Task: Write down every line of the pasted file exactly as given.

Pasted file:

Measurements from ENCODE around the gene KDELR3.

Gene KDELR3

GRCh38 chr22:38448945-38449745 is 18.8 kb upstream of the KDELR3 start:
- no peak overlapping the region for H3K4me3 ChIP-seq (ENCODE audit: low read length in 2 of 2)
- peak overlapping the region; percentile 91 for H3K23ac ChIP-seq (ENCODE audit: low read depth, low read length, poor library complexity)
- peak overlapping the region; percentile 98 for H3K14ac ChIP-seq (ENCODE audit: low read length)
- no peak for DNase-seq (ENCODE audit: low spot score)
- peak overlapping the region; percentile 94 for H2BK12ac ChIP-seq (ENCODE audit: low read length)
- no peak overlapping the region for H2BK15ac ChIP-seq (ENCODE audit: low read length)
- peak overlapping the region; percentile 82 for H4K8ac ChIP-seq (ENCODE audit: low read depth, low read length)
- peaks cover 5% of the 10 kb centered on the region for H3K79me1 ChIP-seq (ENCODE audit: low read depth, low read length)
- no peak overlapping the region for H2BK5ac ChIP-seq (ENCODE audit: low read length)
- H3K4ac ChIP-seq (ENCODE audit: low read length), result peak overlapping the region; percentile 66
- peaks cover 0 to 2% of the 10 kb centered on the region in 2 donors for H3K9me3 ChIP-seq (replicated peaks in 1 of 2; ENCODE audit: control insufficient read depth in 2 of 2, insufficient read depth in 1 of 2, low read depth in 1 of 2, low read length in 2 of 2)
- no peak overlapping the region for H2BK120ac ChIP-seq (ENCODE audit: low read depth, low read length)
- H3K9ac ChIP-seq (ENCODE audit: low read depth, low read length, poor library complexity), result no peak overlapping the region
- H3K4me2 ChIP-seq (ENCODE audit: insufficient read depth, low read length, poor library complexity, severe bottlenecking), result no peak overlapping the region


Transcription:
Measurements from ENCODE around the gene KDELR3.

Gene KDELR3

GRCh38 chr22:38448945-38449745 is 18.8 kb upstream of the KDELR3 start:
- no peak overlapping the region for H3K4me3 ChIP-seq (ENCODE audit: low read length in 2 of 2)
- peak overlapping the region; percentile 91 for H3K23ac ChIP-seq (ENCODE audit: low read depth, low read length, poor library complexity)
- peak overlapping the region; percentile 98 for H3K14ac ChIP-seq (ENCODE audit: low read length)
- no peak for DNase-seq (ENCODE audit: low spot score)
- peak overlapping the region; percentile 94 for H2BK12ac ChIP-seq (ENCODE audit: low read length)
- no peak overlapping the region for H2BK15ac ChIP-seq (ENCODE audit: low read length)
- peak overlapping the region; percentile 82 for H4K8ac ChIP-seq (ENCODE audit: low read depth, low read length)
- peaks cover 5% of the 10 kb centered on the region for H3K79me1 ChIP-seq (ENCODE audit: low read depth, low read length)
- no peak overlapping the region for H2BK5ac ChIP-seq (ENCODE audit: low read length)
- H3K4ac ChIP-seq (ENCODE audit: low read length), result peak overlapping the region; percentile 66
- peaks cover 0 to 2% of the 10 kb centered on the region in 2 donors for H3K9me3 ChIP-seq (replicated peaks in 1 of 2; ENCODE audit: control insufficient read depth in 2 of 2, insufficient read depth in 1 of 2, low read depth in 1 of 2, low read length in 2 of 2)
- no peak overlapping the region for H2BK120ac ChIP-seq (ENCODE audit: low read depth, low read length)
- H3K9ac ChIP-seq (ENCODE audit: low read depth, low read length, poor library complexity), result no peak overlapping the region
- H3K4me2 ChIP-seq (ENCODE audit: insufficient read depth, low read length, poor library complexity, severe bottlenecking), result no peak overlapping the region